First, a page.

Selecting the most profitable victims is  done manually based on data pulled through reconnaissance scripts that extract information from victim networks, hardware, and software.

The operators are financially motivated and use the botnet to deliver Ryuk and Conti ransomware on high-value machines. Since 2018, they made at least $150 million. From one recent victim alone, they took 2,200 BTC (valued at $34 million at the time).

TrickBot is truly a cybercriminal enterprise involved in multiple money-making schemes, including bank fraud and financial/personal information stealing.

Gaining UEFI-level persistence on the high-value machines could maximize the actor’s profits as they could use this advantage in several ways.

Apart from using UEFI implants as leverage in negotiations to drive up the ransom price, the cybercriminals could maintain access to the machines even after the victim pays them to release systems from TrickBot control.

Later on, after victims complete the cleaning and recovery processes, the actor can take advantage of their continued presence in the UEFI code to run a new attack. They could also collect the newly set access credentials and sell them to a different gang.

Moreover, this could be used in operations that have a purely destructive goal as it can impact large operational environments and critical infrastructure. Another effect of bricking the devices is that it makes forensic investigation much more difficult, considerably slows down the recovery process, and breaks other layers of security.

Defense action is tough

Jesse Michael, principal researcher at Eclypsium told BleepingComputer that determining if a system has been compromised at UEFI firmware level is a tough job.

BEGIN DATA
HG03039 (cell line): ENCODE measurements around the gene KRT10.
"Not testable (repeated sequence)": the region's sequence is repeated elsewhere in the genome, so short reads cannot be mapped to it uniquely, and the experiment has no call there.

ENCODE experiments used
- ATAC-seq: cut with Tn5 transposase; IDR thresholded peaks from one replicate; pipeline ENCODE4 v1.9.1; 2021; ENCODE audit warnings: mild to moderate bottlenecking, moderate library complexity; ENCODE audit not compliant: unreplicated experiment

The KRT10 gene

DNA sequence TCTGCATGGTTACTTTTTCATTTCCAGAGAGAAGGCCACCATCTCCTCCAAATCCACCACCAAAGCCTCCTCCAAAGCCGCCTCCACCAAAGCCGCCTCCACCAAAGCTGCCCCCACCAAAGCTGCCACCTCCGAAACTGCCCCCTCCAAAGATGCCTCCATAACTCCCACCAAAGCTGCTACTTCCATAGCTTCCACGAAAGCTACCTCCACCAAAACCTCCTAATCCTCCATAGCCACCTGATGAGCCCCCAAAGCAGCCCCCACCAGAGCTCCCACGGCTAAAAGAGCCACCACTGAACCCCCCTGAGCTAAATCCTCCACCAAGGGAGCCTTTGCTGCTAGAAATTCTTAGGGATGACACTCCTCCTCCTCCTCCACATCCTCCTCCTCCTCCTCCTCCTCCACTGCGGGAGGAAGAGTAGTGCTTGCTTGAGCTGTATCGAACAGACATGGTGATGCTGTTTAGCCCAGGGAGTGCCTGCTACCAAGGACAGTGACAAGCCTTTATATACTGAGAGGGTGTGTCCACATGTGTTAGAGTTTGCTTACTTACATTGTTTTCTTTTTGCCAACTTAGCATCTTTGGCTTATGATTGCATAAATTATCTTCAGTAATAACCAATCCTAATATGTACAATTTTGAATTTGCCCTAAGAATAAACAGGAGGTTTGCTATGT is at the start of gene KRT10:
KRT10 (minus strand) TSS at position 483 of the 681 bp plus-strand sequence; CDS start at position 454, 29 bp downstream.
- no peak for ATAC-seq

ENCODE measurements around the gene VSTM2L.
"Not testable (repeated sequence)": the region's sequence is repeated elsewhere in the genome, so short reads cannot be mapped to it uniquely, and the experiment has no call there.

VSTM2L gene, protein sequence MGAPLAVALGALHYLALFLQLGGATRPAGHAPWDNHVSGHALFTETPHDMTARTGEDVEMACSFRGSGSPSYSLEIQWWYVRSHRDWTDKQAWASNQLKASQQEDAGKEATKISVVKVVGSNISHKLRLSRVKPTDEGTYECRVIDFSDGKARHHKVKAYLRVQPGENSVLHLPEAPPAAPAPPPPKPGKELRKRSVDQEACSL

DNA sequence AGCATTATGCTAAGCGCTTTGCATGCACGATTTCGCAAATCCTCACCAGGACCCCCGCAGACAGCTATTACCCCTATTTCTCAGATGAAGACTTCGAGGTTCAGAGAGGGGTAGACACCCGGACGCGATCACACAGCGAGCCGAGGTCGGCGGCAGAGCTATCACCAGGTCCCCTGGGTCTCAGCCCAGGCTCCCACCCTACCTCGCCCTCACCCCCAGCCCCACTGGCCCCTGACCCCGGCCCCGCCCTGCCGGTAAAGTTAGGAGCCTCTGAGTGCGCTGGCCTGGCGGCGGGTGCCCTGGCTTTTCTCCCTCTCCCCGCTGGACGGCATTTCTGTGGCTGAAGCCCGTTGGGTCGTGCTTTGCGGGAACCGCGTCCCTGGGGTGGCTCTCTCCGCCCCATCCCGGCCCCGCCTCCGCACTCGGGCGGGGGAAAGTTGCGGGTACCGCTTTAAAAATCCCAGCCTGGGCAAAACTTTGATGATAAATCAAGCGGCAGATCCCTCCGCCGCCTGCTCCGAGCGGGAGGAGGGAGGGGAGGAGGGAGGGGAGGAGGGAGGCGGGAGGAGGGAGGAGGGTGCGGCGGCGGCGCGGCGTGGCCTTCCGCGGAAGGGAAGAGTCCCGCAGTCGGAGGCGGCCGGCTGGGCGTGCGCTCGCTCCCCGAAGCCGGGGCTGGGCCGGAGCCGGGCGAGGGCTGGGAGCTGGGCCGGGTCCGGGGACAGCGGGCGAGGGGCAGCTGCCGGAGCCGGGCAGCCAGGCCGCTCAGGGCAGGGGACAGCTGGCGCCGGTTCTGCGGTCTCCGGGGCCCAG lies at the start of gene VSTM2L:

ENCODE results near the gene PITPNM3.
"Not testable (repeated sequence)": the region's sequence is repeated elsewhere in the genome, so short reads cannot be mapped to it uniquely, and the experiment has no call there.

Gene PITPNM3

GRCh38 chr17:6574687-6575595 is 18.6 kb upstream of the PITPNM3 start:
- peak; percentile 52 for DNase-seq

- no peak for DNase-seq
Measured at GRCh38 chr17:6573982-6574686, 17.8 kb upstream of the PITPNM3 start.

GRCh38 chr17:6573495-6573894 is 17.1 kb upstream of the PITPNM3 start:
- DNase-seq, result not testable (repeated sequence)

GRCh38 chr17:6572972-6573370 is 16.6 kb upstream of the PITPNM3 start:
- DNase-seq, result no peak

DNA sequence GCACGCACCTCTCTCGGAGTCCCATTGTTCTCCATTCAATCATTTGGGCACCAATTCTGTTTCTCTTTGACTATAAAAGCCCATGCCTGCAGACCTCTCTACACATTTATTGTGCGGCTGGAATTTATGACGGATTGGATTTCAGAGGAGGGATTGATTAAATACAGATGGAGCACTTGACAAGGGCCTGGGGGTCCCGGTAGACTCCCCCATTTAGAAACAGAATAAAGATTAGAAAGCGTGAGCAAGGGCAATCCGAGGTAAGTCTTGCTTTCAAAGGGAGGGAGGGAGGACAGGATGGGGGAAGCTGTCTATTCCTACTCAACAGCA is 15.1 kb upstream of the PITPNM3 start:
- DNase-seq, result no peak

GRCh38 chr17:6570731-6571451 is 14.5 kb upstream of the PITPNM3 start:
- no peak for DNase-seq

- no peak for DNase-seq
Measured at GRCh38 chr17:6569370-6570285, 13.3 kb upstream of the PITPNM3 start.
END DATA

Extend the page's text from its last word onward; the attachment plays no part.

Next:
A more thorough method is to read the content on the SPI memory chip when the system is powered down by physically attaching an SPI flash programming device. This solution, though, involves not only expertise but also extended downtime for the company since in some cases the chip is soldered to the motherboard and this comes with the risk of reading problems.

Another method is to use open-source tools (CHIPSEC) or Eclypsium’s platform that looks for low-level weaknesses at the hardware and firmware level and can also determine if BIOS write protection is active or not.

Checking firmware hashes also helps determine if the code has been tampered with. Furthermore, updating the firmware is a good way to make sure that it is not affected by known vulnerabilities.

UEFI-level compromise is a rarity even these days, more than five years since Hacking Team’s VectorEDK UEFI implant code has been leaked and publicly available.

At the moment, publicly documented attacks of this kind come from highly advanced, state-backed threat actors – Lojax from Russian hackers and MosaicRegressor from Chinese hackers, which uses VectorEDK code.

However, attacks from these adversaries are highly targeted, unlike TrickBot’s, which aims to infect as many systems as possible and pick the valuable targets (large companies from any sector) from that pool.

From the analysis of the TrickBoot sample, the module only identifies the hardware and checks if the BIOS region is writable. But this can easily change to allow writing to the SPI flash memory and modify the system firmware.

The technical report from AdvIntel and Eclypsium provides indicators of compromise for TrickBoot along with a Yara rule created by Vitali Kremez for this new module.



Subscribe to our mailing list to get free tips on Data Protection and Data Privacy updates weekly!

Personal Data Protection


We have assisted numerous companies to prepare proper and accurate reports to PDPC to minimise financial penalties.


Click one of our contacts below to chat on WhatsApp

× Chat with us